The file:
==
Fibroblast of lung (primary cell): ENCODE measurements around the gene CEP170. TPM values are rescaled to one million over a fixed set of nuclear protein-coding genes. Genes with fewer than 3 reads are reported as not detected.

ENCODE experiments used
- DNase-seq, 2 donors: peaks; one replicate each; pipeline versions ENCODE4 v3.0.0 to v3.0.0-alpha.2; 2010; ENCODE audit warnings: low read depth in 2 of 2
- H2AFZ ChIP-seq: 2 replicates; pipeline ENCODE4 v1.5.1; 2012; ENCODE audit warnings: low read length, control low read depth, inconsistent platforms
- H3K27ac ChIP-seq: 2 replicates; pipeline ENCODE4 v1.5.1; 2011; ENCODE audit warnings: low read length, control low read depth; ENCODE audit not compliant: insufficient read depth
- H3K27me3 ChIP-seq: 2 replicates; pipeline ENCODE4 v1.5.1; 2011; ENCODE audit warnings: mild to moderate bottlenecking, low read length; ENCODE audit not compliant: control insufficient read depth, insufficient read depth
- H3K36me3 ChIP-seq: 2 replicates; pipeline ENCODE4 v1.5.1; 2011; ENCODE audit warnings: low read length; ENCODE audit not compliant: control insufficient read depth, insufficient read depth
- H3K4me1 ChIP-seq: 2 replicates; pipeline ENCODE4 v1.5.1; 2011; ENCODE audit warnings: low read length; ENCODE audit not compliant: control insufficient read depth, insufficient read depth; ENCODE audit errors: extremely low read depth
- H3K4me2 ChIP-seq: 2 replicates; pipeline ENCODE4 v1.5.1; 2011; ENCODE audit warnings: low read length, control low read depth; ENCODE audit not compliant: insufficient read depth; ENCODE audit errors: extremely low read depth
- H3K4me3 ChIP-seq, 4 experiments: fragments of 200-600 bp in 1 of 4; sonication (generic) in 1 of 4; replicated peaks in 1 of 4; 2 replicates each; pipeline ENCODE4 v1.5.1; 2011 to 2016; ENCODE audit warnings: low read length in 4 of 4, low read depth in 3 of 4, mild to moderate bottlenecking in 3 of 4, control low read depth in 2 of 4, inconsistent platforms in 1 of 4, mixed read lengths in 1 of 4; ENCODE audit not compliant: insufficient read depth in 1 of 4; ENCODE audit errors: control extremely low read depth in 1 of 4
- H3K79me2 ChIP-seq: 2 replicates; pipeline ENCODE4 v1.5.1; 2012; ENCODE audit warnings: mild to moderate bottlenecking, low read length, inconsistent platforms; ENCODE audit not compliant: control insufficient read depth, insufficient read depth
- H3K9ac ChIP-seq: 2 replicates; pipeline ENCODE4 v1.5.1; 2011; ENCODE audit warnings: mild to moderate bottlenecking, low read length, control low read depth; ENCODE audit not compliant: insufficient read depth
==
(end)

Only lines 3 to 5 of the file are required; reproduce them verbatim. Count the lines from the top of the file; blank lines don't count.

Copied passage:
- DNase-seq, 2 donors: peaks; one replicate each; pipeline versions ENCODE4 v3.0.0 to v3.0.0-alpha.2; 2010; ENCODE audit warnings: low read depth in 2 of 2
- H2AFZ ChIP-seq: 2 replicates; pipeline ENCODE4 v1.5.1; 2012; ENCODE audit warnings: low read length, control low read depth, inconsistent platforms
- H3K27ac ChIP-seq: 2 replicates; pipeline ENCODE4 v1.5.1; 2011; ENCODE audit warnings: low read length, control low read depth; ENCODE audit not compliant: insufficient read depth